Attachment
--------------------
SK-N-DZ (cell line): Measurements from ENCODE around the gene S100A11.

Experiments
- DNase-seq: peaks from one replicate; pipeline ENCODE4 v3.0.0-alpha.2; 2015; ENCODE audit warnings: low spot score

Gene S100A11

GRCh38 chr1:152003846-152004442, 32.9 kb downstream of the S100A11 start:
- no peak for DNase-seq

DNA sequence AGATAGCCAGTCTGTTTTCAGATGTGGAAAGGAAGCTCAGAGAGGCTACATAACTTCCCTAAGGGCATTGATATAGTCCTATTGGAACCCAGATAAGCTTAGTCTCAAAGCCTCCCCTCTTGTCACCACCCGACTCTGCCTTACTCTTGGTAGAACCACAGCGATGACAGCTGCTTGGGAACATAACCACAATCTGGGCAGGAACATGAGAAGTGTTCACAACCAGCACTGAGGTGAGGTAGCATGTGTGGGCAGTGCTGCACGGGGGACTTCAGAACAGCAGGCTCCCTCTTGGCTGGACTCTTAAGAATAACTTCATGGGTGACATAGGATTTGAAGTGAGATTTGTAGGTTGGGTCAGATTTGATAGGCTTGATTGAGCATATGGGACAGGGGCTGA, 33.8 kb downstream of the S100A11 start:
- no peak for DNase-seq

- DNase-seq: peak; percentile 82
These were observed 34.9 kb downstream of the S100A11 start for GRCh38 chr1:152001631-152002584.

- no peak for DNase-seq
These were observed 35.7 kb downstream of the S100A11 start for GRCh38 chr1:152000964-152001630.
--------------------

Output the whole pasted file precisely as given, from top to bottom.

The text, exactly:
SK-N-DZ (cell line): Measurements from ENCODE around the gene S100A11.

Experiments
- DNase-seq: peaks from one replicate; pipeline ENCODE4 v3.0.0-alpha.2; 2015; ENCODE audit warnings: low spot score

Gene S100A11

GRCh38 chr1:152003846-152004442, 32.9 kb downstream of the S100A11 start:
- no peak for DNase-seq

DNA sequence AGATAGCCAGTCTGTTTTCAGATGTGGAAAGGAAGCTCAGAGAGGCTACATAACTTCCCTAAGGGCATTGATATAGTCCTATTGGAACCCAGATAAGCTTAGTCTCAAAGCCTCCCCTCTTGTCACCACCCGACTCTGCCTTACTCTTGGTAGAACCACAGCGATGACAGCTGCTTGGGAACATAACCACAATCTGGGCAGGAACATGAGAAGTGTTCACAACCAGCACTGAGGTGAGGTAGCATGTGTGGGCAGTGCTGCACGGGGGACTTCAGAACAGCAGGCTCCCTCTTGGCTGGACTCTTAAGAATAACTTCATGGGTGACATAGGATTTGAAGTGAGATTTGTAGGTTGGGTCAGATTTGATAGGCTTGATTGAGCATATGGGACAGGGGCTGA, 33.8 kb downstream of the S100A11 start:
- no peak for DNase-seq

- DNase-seq: peak; percentile 82
These were observed 34.9 kb downstream of the S100A11 start for GRCh38 chr1:152001631-152002584.

- no peak for DNase-seq
These were observed 35.7 kb downstream of the S100A11 start for GRCh38 chr1:152000964-152001630.